It’s the start of an end of the pier show tradition if the confident performance by the Treason Show cast last night is anything to go by.
The long-running satirical sketch show, peppered with some excellent songs, opened in Horatio’s Bar on the Palace Pier, Brighton, on Friday (23 March). Last night they were firing well on all four cylinders.
Each month the four-strong cast perform an entirely new topical show, with a number of familiar formats like Fux News – “news for the hard of thinking” – as a vehicle to poke fun at the great and not-so-good.
Another of the favourite formats, the Treason Spielen Schau, a Eurotrash pastiche, proved as much of a crowd pleaser as ever last night.
The targets ranged from presidents – Trump, Putin and Kim – to Prime Minister Theresa May, aka the Maybot, Tory MP Jacob Rees-Mogg and perennial local issues such as parking and overflowing bins.
While a fair few members of the audience tucked into fish and chips before the show, the opening song mocked KFC’s inadvertent chicken-free menu.
And Vladimir Putin became a waiter offering desserts in the Salisbury branch of Zizzi, including novichok ice and death by chocolate.
The songs included Who Wants to be a Carillionaire? which – like the running gag in a series of spoof government information films – took aim at outsourcing, tax dodging and cowboy business practices.
A Donald Trump and Kim Jong-un duet worked well, as did Stormy D – porn star Stormy Daniels singing to the tune of Sandra Dee from Grease.
And the first half of the show closed with a classic Beach Boys song, Fun Fun Fun, rendered as Guns Guns Guns. The prospect of armed teachers in American classrooms had earlier made well-aimed material for a sketch.
The call to move the homeless off the streets of Windsor before Prince Harry’s wedding was mocked to the tune of Get Me to the Church on Time. From the first line – “I’m getting moved on in the morning” – it set the tone for a strong second half.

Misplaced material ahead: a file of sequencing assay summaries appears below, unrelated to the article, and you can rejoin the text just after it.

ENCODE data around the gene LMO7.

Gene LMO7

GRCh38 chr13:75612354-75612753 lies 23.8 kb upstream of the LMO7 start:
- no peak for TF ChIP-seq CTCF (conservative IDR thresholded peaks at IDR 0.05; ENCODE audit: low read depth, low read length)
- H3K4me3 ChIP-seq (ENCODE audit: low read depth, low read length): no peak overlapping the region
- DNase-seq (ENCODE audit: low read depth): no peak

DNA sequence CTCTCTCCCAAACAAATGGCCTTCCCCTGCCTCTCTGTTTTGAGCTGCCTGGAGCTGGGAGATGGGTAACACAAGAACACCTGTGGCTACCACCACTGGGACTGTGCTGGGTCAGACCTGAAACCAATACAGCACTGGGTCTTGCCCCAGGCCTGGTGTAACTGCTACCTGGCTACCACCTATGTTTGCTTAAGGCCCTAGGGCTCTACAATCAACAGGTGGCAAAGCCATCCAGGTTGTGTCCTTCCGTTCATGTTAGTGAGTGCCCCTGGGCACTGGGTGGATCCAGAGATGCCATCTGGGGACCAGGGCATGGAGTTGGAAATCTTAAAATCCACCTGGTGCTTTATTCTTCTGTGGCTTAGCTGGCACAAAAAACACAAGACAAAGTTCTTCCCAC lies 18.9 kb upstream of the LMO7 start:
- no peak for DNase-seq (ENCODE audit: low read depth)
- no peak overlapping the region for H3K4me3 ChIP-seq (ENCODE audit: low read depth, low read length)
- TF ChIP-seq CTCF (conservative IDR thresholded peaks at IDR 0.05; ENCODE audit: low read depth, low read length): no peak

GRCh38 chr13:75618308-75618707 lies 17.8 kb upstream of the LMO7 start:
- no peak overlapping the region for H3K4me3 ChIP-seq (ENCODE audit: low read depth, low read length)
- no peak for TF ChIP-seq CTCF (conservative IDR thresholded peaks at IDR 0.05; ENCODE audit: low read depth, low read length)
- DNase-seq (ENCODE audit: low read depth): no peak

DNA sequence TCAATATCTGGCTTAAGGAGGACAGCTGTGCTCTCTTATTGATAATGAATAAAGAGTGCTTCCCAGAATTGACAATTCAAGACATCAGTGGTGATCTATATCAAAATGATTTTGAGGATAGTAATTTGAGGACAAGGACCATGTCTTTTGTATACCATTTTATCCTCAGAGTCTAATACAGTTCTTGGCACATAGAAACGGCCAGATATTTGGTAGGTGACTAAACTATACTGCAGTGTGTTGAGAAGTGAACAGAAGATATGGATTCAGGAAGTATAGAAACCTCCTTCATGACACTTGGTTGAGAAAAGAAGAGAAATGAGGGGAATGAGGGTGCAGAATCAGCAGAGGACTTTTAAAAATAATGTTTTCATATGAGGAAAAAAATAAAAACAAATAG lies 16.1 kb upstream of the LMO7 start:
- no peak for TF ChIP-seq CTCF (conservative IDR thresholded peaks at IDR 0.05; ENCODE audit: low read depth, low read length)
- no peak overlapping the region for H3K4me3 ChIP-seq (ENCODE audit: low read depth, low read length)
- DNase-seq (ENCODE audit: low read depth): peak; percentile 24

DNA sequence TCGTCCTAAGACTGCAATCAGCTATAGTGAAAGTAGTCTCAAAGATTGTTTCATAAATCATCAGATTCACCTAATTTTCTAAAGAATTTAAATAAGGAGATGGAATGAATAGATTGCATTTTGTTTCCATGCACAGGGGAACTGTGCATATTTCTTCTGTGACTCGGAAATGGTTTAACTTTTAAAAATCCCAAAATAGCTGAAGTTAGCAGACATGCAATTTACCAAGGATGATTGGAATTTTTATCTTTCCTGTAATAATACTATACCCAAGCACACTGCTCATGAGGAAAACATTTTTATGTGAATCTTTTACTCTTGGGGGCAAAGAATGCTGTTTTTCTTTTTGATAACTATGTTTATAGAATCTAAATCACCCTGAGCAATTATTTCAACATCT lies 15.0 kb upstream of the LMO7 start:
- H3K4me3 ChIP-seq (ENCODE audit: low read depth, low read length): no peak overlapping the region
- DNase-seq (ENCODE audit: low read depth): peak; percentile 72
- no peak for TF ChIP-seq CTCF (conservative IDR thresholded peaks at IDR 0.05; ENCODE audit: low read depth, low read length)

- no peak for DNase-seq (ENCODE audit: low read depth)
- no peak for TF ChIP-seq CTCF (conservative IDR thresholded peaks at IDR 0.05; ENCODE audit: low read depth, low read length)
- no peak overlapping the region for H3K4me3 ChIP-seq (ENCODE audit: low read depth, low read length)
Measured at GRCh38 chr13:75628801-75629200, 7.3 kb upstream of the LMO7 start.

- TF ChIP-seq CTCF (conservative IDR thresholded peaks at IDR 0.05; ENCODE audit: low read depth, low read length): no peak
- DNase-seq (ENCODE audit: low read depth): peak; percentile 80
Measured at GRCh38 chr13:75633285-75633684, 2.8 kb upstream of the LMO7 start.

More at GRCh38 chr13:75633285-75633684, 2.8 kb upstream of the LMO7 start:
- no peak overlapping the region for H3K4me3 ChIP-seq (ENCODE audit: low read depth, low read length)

Closer to home, a Bonnie Tyler hit, Holding Out for a Hero, was performed against a screened montage of rubbish-strewn streets, to the refrain “I Need a Bin Man”.
There was a blast from the past with John Major as superhero Remainerman and a slightly surreal turn from two pandas at Edinburgh Zoo, bitching about their mating troubles.
Pleasingly often, the thematic relevance of an original song underpinned the comedy lyrics. The final song, for instance, to the tune of an old Irish favourite, The Wild Rover, had the audience singing along to lyrics about The Hard Border.
The cast – Sophia Behn, Matt Grief, Kerren Garner and director Mark Brailsford – were cheered to the new-look rafters in the recently refurbished Horatio’s.
They returned for an encore of songs – a medley of James Bond theme tunes – about the recent chilly weather, including Coldfingers and Snowfall.
The gang is back in early May when the Brighton Festival and Fringe are under way. On Friday 4 May the Treason Show is on at the Ropetackle in Shoreham.
And the cast return to the end of the pier for the start of a three-night run in Brighton on Thursday 10 May to Saturday 12 May. It could become as traditional as fish and chips.
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